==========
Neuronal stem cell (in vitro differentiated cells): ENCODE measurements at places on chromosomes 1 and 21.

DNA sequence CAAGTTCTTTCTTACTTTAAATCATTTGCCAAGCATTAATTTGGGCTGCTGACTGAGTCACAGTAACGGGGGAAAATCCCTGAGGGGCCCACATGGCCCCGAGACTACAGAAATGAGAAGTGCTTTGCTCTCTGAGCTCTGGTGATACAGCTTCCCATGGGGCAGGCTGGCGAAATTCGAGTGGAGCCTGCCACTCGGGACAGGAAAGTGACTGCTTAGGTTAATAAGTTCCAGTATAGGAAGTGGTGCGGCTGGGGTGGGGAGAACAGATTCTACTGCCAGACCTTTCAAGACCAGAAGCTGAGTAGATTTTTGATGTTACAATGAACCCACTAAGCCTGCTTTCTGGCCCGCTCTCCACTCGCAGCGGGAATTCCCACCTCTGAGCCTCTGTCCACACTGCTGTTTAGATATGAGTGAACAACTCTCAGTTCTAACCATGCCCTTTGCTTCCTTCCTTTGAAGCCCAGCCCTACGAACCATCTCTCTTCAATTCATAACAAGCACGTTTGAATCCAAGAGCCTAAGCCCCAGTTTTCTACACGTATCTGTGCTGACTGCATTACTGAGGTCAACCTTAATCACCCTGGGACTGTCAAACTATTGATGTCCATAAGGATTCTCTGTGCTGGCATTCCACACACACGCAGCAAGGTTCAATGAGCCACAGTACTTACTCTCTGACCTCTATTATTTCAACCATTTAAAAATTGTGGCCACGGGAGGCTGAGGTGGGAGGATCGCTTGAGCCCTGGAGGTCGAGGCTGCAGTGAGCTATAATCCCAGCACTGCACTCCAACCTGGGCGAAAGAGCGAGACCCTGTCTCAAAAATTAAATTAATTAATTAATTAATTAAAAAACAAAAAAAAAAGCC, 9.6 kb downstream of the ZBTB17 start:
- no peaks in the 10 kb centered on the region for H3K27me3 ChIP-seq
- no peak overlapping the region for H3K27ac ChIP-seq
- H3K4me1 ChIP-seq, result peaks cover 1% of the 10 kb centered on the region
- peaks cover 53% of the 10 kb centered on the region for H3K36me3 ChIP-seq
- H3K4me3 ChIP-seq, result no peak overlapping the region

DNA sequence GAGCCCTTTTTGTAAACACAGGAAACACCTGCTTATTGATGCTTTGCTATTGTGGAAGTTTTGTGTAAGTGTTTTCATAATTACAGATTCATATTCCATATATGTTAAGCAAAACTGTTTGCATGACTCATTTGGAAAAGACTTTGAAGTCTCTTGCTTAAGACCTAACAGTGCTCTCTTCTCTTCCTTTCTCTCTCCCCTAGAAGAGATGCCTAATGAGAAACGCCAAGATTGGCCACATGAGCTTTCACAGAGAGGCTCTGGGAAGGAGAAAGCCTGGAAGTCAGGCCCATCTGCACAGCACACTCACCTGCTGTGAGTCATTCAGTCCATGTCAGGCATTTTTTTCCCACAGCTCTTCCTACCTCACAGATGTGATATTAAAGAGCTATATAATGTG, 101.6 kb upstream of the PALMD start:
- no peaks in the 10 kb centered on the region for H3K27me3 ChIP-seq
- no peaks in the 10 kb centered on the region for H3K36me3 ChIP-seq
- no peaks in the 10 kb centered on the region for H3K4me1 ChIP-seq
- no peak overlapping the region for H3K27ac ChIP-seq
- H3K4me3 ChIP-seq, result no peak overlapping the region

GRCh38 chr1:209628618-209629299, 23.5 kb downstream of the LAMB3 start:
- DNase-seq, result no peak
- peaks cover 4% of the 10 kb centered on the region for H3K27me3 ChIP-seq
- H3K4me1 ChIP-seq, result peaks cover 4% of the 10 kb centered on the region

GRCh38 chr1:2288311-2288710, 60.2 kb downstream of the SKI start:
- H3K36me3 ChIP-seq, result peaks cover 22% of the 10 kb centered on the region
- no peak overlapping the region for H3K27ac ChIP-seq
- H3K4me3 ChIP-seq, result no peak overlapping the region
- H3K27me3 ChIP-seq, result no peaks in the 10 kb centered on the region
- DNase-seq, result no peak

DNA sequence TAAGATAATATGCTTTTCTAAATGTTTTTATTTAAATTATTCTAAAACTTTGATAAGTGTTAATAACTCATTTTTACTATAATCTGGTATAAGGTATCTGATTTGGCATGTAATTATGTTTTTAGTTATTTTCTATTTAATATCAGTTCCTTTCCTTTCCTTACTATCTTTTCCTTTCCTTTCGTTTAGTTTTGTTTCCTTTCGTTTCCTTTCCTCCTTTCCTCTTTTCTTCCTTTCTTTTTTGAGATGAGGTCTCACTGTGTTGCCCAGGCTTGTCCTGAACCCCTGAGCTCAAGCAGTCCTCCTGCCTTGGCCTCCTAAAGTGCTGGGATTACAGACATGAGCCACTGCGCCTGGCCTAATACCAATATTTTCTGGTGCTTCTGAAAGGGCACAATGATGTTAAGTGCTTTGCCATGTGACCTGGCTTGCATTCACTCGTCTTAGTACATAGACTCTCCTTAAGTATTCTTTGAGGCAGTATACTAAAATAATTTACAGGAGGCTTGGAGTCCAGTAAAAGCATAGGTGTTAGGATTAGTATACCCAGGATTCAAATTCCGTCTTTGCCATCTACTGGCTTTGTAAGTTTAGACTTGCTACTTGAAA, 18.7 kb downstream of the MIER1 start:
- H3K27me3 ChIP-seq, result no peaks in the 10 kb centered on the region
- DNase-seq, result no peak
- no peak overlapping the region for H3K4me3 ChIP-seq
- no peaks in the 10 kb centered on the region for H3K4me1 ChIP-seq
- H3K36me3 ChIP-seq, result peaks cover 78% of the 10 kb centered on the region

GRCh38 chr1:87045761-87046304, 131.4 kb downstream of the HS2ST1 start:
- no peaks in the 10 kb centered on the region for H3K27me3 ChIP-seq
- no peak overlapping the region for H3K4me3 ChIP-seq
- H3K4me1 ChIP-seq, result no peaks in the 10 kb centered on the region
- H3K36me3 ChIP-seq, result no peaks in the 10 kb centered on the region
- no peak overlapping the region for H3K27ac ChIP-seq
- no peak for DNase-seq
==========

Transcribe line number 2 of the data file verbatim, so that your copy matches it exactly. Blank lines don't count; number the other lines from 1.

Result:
DNA sequence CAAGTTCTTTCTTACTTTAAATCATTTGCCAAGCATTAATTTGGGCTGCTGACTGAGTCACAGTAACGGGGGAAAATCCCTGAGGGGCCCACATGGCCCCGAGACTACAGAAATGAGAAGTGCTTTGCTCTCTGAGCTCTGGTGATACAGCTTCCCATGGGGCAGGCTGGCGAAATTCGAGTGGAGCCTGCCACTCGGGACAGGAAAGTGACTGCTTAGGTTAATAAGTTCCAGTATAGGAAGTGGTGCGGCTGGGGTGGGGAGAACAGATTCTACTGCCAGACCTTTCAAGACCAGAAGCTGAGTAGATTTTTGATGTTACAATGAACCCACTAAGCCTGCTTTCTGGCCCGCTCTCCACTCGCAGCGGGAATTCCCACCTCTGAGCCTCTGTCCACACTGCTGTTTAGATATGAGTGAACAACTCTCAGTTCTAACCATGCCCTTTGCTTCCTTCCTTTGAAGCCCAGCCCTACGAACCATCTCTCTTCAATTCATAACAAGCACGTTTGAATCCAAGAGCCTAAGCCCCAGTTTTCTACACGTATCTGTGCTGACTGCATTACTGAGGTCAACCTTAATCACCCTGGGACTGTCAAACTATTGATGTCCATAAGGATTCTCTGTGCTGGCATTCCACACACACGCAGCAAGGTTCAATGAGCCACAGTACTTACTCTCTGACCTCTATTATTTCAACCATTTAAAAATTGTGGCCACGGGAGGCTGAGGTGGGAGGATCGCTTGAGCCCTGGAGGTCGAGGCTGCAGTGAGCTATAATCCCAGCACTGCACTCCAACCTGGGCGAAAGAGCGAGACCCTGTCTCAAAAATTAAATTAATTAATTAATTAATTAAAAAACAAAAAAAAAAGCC, 9.6 kb downstream of the ZBTB17 start: